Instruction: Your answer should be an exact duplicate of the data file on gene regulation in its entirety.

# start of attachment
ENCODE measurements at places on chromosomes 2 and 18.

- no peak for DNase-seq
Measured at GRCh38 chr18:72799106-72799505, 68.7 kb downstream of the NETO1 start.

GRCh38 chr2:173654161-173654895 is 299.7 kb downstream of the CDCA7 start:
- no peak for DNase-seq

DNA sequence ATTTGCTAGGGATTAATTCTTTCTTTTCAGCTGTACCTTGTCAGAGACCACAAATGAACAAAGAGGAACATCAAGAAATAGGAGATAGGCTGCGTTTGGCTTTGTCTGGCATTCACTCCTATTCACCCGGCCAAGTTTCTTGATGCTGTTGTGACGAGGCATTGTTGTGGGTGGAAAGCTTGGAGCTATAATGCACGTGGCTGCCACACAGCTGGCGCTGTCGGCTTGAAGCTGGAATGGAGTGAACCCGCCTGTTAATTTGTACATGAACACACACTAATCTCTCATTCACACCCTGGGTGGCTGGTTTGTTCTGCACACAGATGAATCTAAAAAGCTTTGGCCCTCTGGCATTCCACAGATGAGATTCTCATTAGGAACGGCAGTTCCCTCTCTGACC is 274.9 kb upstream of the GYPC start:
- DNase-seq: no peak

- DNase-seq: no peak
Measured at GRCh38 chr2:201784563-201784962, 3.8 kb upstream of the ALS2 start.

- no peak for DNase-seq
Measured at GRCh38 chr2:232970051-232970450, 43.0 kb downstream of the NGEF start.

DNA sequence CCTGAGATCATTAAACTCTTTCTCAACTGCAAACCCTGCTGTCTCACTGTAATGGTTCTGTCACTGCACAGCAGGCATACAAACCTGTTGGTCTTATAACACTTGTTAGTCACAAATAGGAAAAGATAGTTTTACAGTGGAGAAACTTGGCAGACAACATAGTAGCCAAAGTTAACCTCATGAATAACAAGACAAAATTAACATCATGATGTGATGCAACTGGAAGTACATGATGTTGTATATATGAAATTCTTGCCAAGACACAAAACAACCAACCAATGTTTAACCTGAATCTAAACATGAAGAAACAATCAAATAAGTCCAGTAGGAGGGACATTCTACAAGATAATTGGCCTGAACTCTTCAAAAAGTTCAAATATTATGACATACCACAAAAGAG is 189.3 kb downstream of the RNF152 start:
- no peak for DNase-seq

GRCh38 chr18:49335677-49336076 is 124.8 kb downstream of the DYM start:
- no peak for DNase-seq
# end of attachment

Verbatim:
ENCODE measurements at places on chromosomes 2 and 18.

- no peak for DNase-seq
Measured at GRCh38 chr18:72799106-72799505, 68.7 kb downstream of the NETO1 start.

GRCh38 chr2:173654161-173654895 is 299.7 kb downstream of the CDCA7 start:
- no peak for DNase-seq

DNA sequence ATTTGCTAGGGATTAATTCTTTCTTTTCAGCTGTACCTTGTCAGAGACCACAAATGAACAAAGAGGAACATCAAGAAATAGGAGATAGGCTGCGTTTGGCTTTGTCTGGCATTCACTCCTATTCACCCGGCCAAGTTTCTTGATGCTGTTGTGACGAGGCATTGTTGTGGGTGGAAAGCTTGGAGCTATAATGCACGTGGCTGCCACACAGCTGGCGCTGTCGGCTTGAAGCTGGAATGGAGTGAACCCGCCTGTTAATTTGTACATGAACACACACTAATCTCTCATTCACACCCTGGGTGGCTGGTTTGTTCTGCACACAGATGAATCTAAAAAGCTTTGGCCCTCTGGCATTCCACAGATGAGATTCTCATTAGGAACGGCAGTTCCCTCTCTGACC is 274.9 kb upstream of the GYPC start:
- DNase-seq: no peak

- DNase-seq: no peak
Measured at GRCh38 chr2:201784563-201784962, 3.8 kb upstream of the ALS2 start.

- no peak for DNase-seq
Measured at GRCh38 chr2:232970051-232970450, 43.0 kb downstream of the NGEF start.

DNA sequence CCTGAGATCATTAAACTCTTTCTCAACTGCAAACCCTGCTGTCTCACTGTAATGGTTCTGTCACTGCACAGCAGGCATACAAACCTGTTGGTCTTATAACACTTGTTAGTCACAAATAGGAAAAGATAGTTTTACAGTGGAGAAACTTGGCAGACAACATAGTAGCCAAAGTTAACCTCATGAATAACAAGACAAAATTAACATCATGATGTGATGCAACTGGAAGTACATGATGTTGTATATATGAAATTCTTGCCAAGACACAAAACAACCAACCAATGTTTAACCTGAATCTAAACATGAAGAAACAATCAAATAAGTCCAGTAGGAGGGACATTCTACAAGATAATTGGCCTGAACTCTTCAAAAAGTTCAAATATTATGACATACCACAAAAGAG is 189.3 kb downstream of the RNF152 start:
- no peak for DNase-seq

GRCh38 chr18:49335677-49336076 is 124.8 kb downstream of the DYM start:
- no peak for DNase-seq